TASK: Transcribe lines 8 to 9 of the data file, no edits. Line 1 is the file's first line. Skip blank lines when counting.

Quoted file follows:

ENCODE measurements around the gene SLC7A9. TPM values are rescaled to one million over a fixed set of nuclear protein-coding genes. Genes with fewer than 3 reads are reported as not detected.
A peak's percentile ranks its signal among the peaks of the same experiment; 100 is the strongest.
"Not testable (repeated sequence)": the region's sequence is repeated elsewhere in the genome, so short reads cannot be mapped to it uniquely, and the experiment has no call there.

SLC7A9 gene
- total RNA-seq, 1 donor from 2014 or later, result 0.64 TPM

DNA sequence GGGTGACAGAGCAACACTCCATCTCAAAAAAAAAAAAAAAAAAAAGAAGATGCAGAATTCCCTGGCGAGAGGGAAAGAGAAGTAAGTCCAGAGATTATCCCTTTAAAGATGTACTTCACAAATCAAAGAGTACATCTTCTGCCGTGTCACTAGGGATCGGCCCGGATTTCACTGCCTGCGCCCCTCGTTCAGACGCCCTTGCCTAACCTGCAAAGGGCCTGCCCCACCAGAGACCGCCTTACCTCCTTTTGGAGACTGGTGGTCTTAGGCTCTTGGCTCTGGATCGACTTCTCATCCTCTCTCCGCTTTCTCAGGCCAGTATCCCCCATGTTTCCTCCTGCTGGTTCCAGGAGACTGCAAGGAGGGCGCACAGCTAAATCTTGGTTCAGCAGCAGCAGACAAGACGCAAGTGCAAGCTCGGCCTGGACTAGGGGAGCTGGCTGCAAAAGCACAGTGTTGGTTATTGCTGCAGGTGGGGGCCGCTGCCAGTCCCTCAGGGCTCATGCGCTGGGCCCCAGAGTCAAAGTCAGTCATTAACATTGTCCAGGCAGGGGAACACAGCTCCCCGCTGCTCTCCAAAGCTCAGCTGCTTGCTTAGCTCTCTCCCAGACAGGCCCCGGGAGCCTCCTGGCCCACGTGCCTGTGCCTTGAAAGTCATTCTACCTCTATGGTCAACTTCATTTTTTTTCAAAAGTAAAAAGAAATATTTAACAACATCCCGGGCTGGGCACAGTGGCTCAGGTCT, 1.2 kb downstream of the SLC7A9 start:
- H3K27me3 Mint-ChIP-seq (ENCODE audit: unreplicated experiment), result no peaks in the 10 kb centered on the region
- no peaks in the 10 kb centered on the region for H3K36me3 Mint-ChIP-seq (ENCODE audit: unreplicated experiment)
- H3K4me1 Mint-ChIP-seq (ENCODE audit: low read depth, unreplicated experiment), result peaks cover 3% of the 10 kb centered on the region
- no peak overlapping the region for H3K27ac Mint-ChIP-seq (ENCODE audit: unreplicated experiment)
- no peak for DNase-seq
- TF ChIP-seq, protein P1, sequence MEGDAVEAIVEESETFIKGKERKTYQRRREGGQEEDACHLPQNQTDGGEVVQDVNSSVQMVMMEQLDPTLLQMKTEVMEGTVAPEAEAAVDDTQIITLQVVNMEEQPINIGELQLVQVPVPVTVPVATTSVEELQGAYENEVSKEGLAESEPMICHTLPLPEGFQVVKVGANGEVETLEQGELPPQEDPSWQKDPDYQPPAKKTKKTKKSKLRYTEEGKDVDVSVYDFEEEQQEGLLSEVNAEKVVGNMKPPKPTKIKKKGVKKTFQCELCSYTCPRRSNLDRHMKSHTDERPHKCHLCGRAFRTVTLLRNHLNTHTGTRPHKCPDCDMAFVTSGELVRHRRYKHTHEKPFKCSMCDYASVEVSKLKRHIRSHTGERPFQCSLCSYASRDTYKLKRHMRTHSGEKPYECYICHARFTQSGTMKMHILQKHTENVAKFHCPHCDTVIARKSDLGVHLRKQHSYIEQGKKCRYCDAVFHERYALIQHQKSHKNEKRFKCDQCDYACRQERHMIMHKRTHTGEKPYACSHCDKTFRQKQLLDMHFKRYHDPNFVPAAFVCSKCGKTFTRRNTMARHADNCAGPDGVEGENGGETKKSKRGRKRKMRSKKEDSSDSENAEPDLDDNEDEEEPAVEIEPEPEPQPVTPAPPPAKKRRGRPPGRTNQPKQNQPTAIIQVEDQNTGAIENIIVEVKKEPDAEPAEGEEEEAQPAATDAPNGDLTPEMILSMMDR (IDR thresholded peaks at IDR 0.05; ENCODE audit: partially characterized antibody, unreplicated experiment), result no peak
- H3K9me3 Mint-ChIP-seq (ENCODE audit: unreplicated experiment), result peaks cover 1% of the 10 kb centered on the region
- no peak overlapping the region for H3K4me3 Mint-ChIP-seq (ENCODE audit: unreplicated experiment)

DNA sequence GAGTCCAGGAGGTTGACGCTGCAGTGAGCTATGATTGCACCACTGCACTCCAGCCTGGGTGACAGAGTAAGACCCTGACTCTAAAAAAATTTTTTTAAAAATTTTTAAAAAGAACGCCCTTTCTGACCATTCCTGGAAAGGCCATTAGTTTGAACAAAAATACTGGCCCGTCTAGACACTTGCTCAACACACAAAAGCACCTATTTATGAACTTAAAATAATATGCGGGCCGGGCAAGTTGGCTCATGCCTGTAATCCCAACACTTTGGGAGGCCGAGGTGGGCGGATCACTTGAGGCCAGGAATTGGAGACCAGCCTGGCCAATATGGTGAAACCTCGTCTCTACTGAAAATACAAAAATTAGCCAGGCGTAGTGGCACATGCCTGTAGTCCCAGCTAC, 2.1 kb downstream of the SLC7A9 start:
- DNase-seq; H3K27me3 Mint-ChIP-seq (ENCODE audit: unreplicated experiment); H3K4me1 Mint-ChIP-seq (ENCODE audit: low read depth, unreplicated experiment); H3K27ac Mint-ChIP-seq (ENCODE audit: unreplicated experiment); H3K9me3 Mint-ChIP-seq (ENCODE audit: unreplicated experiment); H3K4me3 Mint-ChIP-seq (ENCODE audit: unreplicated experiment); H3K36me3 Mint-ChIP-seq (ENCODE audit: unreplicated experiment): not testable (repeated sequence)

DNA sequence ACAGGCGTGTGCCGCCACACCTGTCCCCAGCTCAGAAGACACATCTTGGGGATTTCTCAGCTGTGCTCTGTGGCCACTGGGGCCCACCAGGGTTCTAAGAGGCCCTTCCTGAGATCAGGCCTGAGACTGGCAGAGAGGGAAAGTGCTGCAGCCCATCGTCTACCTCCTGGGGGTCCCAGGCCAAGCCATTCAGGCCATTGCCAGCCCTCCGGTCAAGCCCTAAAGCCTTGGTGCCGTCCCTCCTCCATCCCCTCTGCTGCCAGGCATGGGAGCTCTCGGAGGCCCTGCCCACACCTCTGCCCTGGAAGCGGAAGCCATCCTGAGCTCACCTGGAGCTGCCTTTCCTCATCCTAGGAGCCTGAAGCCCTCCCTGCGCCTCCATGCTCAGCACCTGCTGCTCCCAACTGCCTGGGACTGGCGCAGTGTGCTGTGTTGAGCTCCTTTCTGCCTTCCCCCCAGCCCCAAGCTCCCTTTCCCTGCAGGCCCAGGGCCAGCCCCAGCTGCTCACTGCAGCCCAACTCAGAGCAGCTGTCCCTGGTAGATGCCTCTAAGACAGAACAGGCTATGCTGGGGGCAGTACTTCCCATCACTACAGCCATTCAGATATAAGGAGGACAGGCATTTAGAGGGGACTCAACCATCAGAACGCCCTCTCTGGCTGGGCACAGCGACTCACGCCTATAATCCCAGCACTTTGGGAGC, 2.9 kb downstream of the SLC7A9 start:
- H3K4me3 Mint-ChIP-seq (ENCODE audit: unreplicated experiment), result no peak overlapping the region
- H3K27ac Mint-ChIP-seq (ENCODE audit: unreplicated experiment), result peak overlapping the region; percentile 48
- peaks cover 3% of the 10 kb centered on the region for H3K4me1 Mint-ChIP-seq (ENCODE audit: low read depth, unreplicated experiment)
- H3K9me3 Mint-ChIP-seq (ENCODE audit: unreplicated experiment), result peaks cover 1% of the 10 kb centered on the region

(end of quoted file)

- no peaks in the 10 kb centered on the region for H3K36me3 Mint-ChIP-seq (ENCODE audit: unreplicated experiment)
- H3K4me1 Mint-ChIP-seq (ENCODE audit: low read depth, unreplicated experiment), result peaks cover 3% of the 10 kb centered on the region